The big thing I need help with right away, is getting the word out. If you guys have a facebook page, like our facebook site and share the pinned post with the video at the top of the page. If you use the crowd funding donation, you can also hit the share tab on there as well.

Support will come once people know about this initiative and get excited.

I've also started advertising with facebook, but so far no click-through's

Once we launch, I'm going to need a lot of help. The big thing will be articles written by professionals about certain subjects. I also need professionals in our video series, but that's harder when we're all spread out. Still, I think there is a good chance we can organize once we get money and equipment flowing.

 

I don't consider myself an expert in 16mm, but I'd be happy to help in some capacity.  I'll also throw some publicity about this whole thing on my company Twitter account.


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#9 Tyler Purcell

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Posted 23 October 2015 - 12:16 PM

Great, that would be awesome Bill! Thanks!
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#10 Tyler Purcell

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Posted 25 October 2015 - 01:59 AM

Well, I did it! Celluloid Dreaming has officially got off the ground and we've acquired a camera!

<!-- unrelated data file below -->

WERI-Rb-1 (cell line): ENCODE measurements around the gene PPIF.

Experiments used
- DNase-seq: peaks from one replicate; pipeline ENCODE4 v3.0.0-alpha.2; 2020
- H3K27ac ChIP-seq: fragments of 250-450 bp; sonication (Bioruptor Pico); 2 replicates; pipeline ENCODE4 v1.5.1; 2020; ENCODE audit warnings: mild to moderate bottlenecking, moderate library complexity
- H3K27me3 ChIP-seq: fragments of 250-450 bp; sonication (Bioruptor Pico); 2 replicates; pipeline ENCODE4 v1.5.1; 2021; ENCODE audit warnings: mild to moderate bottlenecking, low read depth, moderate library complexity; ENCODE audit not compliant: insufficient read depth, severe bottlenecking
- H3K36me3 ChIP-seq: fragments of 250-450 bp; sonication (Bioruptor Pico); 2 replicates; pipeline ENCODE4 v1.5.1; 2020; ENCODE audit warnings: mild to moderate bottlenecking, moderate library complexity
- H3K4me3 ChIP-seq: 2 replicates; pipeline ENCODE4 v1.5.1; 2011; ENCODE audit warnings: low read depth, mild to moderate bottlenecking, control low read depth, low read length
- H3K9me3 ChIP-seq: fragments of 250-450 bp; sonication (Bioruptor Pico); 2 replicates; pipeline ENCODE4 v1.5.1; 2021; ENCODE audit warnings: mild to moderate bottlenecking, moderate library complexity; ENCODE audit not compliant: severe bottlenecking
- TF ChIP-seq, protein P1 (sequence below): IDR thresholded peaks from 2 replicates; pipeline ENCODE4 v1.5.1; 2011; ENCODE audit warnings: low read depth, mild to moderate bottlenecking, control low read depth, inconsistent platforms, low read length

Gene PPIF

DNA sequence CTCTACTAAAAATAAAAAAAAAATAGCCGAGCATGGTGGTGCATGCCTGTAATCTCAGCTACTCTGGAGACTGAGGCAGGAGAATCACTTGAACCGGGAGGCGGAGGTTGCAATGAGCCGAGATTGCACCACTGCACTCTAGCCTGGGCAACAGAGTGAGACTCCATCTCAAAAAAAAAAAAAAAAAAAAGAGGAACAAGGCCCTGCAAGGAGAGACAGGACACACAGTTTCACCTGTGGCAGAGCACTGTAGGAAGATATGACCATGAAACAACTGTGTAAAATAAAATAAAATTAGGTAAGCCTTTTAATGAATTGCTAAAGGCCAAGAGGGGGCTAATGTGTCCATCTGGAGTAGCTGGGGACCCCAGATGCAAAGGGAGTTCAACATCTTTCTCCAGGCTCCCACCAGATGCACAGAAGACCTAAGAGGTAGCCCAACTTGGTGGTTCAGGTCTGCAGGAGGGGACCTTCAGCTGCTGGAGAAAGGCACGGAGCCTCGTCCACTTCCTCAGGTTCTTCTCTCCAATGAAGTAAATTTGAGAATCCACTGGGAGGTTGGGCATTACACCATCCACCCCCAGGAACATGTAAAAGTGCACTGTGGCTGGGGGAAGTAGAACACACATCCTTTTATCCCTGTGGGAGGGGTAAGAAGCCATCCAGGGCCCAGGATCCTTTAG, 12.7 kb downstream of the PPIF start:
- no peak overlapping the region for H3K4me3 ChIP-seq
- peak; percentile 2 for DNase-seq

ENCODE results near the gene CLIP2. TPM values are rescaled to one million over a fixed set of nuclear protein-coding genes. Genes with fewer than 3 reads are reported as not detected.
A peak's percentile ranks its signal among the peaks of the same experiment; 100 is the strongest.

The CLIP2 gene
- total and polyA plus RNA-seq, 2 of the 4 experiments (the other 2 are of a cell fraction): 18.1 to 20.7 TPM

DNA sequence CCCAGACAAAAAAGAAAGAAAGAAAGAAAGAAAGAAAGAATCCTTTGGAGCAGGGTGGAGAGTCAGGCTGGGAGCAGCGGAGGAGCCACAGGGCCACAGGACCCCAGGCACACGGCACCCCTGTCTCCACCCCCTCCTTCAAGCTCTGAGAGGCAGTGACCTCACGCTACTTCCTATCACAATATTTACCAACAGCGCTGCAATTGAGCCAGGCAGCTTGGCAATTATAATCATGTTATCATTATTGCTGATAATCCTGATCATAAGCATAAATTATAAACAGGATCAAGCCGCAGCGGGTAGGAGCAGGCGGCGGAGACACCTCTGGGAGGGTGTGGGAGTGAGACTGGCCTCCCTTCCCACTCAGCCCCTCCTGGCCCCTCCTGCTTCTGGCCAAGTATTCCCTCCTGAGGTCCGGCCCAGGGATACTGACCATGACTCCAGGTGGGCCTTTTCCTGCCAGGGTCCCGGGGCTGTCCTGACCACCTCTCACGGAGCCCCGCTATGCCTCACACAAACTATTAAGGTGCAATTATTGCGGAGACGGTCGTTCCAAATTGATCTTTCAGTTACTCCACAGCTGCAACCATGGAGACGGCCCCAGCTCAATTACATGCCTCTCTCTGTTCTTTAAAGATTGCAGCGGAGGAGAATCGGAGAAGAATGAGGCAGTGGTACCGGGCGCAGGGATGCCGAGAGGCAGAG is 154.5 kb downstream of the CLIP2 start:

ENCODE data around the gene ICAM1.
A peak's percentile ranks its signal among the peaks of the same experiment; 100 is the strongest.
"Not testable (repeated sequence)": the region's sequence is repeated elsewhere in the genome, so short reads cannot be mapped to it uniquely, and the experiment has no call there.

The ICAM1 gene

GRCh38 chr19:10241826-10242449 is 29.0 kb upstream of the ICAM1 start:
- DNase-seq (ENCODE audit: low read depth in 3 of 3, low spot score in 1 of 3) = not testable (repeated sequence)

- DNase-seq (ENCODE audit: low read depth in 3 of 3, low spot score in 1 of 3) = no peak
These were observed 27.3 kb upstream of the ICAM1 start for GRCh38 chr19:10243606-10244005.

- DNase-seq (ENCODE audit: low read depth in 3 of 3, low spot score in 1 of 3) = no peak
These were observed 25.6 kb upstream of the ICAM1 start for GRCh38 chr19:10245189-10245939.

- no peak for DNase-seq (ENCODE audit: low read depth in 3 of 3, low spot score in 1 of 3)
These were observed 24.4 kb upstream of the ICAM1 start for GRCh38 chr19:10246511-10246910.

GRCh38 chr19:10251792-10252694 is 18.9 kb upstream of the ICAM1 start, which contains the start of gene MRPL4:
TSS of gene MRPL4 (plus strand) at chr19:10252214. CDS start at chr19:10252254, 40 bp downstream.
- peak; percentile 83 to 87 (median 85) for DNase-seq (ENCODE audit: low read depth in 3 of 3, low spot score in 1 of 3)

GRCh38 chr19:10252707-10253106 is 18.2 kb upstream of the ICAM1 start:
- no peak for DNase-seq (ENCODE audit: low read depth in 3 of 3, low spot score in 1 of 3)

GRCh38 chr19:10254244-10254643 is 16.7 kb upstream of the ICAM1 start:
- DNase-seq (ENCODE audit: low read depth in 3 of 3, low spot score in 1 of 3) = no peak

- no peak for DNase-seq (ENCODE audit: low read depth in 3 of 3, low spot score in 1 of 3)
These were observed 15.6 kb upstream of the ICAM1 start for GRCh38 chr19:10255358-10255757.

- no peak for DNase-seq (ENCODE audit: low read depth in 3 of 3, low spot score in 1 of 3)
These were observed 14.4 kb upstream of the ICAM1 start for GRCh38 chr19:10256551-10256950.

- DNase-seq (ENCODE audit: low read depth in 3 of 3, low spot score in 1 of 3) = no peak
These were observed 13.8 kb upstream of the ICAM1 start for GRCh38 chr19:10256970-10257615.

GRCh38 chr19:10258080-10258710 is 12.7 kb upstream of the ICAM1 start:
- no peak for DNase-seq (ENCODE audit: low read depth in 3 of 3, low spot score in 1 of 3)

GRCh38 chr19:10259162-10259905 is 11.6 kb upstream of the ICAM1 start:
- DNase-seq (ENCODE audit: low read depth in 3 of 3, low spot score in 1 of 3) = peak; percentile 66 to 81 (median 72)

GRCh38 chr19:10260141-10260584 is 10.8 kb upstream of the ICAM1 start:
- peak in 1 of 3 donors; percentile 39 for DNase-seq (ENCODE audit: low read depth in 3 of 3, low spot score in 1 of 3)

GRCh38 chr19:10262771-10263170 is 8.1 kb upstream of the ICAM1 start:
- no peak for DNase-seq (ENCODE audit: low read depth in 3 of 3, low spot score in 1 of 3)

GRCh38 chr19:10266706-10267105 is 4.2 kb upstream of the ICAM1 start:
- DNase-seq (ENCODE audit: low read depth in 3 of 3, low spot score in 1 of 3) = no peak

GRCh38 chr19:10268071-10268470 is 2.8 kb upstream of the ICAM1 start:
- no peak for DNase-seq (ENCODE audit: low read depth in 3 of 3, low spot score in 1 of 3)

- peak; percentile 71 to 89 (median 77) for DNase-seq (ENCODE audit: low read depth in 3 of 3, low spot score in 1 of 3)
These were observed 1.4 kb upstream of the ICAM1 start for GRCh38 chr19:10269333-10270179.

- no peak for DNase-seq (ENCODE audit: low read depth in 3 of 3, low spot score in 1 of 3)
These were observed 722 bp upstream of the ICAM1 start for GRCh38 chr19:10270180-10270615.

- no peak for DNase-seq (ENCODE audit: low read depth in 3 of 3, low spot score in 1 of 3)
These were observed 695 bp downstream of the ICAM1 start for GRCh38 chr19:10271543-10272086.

I think what I got was an amazing deal. I must thank Scott, the absolutely awesome guy I got the equipment from, who understood my cause and was VERY, VERY, VERY generous!

I met him over at his storage facility and saw the camera. It had some issues, the mirror was hitting the inside of the front case. I explained to him that I'm a pretty good technician and could fix it no problem.

So this is an unusual camera, it's a LTR modified to an LTR 7, with all of the super 16 updates done to the mags and of course body. It will run at 54 fps without an external crystal, the batteries have recently been re-celled (been testing and they seem to be great). Comes with three magazines, four batteries, color video tap which can run a monitor off the internal battery, it's pretty much everything I wanted as a "B" camera.
Then we got started talking about lenses. He showed me what he had and I went crazy. He had the full 6 lens Optar prime kit and a beautiful Zeiss 10 - 100 F2.4 and adaptors so I could run all the lenses on either Aaton mount OR PL mount. After examining everything, I decided to make an offer, but I didn't want to be a jerk and low-ball. So I told him the truth, I have this great program I'm running to help people who want to shoot film. I told him this equipment would be in good hands, loving hands. I told him how much I was trying to get lenses for and how much I could afford. After some cattle prodding and almost two hours of discussion, we decided on a price that was worth it for both parties. He got rid of old stuff he wasn't using and I got old stuff that will make someone's life so much happier.